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Deconstructing Superman's Philosophy: "Superman Unchained #6"

Superman confronts his greatest vulnerability and it isn't kryptonite.

Superman Unchained #6

Publisher: DC
Price: $3.99
Writer: Scott Snyder, Scott Williams, Jim Lee
Publication Date: 2014-05

When it comes to battling Superman, history shows that beating him physically is like trying to win a tug-of-war with a black hole. He has taken on aliens, gods, evil geniuses, deranged clones, and a whole host of other threats that the Lex Luthors of the world can only fantasize about. But Superman has his share of vulnerabilities. Kryptonite is the most well-known and the method of choice for those looking to bring the Man of Steel down a peg. But there is another vulnerability that is rarely attacked. It may not make Superman as weak as a mountain of Kryptonite, but it can shake the foundation of who he is and why he does what he does down to its core. It’s a vulnerability that even Lex Luthor usually doesn’t exploit, if only because it seems so underhanded for someone of his genius. But in Superman Unchained #6, this vulnerability is attacked on an unprecedented level. And for once, Superman’s power and ideals cannot protect him.

When Superman Unchained began, Superman faced yet another physically demanding challenge from Ascension. On the surface, Ascension isn’t too different from the usual run-of-the-mill terrorists. They see all this progress and civilization in the same way a pyromaniac sees a pile of matches and a gallon of gasoline. It’s just meant to be destroyed. So using alien technology, they launch every nuclear missile on the planet. It sounds like the kind of thing Lex Luthor would do when he’s bored on a Saturday afternoon. But what Ascension does isn’t the greatest source of conflict. Them capturing Lois Lane isn’t even cause for much conflict. The true meat of the story comes from Superman’s tentative ally/enemy, Wraith.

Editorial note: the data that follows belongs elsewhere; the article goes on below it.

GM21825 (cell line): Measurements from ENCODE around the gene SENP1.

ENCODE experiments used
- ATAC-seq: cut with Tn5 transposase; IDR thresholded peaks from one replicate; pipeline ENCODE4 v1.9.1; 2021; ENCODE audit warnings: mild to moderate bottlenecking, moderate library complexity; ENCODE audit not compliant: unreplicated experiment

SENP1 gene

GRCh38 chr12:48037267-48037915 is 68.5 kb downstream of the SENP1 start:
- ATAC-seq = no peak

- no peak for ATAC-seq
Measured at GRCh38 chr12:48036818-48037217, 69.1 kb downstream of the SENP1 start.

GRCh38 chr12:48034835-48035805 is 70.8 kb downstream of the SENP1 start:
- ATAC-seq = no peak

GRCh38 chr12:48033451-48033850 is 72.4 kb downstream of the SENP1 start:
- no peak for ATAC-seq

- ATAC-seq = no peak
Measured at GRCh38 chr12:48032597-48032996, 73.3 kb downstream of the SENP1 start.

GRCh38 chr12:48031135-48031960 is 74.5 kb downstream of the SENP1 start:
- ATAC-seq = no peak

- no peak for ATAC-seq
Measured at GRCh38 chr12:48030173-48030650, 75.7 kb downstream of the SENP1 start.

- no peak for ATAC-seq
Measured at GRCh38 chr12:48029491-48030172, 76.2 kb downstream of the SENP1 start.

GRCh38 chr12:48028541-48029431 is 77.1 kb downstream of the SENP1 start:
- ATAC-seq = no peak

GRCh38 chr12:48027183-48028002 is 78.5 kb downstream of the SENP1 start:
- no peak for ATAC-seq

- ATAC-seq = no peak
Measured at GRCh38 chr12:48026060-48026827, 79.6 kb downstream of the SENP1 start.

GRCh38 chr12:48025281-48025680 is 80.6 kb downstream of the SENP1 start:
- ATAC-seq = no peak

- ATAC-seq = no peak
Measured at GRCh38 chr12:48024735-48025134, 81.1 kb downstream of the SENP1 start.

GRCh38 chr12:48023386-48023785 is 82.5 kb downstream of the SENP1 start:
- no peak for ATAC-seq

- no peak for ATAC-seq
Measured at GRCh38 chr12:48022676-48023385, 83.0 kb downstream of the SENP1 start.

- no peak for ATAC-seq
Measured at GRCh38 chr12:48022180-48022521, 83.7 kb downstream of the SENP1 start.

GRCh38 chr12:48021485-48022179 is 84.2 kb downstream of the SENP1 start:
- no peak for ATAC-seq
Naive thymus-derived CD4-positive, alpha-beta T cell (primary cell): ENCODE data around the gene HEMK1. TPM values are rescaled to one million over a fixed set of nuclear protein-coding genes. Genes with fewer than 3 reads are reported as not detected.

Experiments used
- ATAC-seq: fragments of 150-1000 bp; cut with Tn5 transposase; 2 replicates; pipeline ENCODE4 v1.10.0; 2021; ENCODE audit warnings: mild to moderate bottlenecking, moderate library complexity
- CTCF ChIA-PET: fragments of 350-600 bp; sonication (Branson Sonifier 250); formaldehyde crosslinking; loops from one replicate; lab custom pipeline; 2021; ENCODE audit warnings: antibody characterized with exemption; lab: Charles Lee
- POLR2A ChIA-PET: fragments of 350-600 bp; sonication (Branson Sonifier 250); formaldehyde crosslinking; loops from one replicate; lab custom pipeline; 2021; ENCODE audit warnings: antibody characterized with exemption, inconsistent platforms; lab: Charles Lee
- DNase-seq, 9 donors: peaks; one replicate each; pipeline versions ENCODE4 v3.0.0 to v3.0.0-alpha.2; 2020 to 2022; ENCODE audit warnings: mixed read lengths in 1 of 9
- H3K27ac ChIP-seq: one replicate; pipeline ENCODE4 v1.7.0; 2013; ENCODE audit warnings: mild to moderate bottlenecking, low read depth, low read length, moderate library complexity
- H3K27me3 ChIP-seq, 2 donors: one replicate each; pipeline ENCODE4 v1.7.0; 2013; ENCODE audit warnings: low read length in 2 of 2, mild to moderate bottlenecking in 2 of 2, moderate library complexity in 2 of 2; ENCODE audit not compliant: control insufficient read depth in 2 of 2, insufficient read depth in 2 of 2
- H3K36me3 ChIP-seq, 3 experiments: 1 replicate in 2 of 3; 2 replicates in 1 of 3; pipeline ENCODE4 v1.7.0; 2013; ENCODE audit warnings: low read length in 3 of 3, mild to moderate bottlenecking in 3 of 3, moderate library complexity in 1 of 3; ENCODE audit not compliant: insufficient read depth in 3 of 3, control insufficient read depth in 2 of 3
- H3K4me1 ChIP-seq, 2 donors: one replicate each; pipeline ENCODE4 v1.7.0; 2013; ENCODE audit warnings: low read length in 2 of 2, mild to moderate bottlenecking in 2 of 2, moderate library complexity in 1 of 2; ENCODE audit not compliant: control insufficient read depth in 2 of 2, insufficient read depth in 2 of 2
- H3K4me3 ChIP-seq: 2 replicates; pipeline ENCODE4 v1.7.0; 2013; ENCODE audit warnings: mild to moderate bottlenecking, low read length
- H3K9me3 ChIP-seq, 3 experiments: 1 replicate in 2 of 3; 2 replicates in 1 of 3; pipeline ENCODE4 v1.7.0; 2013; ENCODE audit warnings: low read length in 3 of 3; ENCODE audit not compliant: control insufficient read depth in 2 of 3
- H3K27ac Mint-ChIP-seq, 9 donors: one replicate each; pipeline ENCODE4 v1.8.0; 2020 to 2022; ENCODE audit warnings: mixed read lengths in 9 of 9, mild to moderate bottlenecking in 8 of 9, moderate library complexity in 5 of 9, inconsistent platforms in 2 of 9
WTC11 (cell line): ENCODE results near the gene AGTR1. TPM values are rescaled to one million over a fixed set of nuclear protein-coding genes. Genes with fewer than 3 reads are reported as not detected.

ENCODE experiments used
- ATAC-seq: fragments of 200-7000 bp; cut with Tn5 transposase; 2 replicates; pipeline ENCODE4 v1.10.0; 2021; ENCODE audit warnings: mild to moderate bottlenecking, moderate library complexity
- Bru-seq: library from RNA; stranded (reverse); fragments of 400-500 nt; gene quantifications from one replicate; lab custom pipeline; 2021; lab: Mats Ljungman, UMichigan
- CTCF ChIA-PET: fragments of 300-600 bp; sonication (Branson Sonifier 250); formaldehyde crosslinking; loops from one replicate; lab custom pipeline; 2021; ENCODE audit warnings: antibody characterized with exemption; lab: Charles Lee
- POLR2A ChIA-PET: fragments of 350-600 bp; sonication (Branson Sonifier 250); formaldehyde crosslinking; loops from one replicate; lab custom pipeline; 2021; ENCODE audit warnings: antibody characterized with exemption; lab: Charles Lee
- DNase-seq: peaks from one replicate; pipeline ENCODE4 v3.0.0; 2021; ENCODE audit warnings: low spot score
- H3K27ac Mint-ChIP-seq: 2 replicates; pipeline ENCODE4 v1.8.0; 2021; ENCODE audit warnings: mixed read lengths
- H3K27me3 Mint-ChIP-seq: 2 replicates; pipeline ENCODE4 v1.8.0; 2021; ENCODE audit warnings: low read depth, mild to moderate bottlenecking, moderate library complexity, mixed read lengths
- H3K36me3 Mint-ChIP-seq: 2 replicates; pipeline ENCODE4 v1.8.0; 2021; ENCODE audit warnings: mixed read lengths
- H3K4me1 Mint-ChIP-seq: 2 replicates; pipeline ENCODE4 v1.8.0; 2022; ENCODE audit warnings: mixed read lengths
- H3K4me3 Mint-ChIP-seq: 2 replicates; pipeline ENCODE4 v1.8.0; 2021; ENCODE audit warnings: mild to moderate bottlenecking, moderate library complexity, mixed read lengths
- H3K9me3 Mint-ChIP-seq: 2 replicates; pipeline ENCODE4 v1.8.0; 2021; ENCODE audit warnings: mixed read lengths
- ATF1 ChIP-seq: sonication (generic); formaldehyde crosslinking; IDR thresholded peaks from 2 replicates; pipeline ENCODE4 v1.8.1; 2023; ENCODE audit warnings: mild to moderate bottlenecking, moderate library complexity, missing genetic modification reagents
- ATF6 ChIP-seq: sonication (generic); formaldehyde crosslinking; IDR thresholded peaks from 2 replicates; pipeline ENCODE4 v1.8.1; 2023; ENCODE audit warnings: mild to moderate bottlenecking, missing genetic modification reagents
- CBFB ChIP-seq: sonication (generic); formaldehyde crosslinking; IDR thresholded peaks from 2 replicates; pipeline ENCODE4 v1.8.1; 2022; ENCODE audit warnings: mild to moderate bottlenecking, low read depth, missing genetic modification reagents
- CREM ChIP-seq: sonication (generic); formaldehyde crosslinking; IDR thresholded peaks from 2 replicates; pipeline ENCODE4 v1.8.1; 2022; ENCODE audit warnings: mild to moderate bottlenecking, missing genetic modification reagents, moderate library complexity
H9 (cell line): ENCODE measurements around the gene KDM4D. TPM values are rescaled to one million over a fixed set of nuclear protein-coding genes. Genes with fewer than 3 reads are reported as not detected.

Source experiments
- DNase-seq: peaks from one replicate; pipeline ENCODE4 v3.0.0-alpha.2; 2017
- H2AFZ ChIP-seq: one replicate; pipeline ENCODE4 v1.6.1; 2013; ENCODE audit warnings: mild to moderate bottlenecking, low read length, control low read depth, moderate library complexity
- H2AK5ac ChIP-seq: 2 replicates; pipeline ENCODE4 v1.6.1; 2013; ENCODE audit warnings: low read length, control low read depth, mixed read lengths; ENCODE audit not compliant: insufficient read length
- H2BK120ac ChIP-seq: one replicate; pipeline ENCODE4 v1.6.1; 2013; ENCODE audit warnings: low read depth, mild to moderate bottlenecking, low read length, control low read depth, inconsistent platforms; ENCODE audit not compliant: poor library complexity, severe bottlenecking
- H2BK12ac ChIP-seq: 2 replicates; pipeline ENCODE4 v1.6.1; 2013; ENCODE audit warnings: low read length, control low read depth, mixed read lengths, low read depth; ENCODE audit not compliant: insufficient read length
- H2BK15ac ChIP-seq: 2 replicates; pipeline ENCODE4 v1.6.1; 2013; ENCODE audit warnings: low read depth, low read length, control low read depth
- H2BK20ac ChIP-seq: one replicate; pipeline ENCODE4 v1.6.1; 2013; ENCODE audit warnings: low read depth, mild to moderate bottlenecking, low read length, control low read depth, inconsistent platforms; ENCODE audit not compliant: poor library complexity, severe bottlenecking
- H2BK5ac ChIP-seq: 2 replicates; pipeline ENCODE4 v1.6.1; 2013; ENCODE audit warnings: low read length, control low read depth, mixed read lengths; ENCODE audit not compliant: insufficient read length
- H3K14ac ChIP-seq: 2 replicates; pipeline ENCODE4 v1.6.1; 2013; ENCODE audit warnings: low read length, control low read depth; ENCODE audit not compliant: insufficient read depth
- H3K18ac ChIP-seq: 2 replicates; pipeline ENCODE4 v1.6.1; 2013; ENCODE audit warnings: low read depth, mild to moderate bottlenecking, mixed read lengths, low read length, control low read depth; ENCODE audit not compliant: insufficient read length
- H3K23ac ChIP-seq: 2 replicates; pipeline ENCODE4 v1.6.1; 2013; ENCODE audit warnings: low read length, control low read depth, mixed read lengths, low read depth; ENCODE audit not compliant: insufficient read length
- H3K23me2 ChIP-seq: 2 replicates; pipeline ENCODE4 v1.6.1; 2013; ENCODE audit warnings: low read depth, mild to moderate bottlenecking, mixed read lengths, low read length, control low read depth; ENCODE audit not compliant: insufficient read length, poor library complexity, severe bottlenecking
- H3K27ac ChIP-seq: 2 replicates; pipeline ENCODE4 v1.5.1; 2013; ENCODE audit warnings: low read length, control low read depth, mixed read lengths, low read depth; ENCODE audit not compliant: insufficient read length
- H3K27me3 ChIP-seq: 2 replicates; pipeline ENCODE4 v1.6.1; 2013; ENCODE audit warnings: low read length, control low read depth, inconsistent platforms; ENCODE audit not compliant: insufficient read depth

In many ways, Wraith is an eerie reflection of Superman. He’s no Bizarro and not just because he can speak in complete sentences. He has Superman’s power and even shares his desire to use it for the greater good. But the concept of “the greater good” is very different for Wraith. Part of what makes Superman such an icon and an ideal is his willingness to save the whole world and everybody in it. This all seems so noble and for the most part it is. But in the same way communism sounds good on paper, that nobility hides an unpleasant complication to Superman’s approach to his mission.

This approach has to do with serving mankind in a more pragmatic way. Wraith constantly berates Superman about making hard decisions. For Wraith, that means allying himself with the likes of General Lane and the United States military. To Superman, that makes him a puppet whose strings are attached to easily corruptible men. Any old liberal would probably agree with that. However, this is what makes Wraith’s decision so hard. He understands that allying himself with General Lane is dangerous and makes him prone to acting as their trained pit-bull. But he’s willing to accept that danger in order to serve the greater good.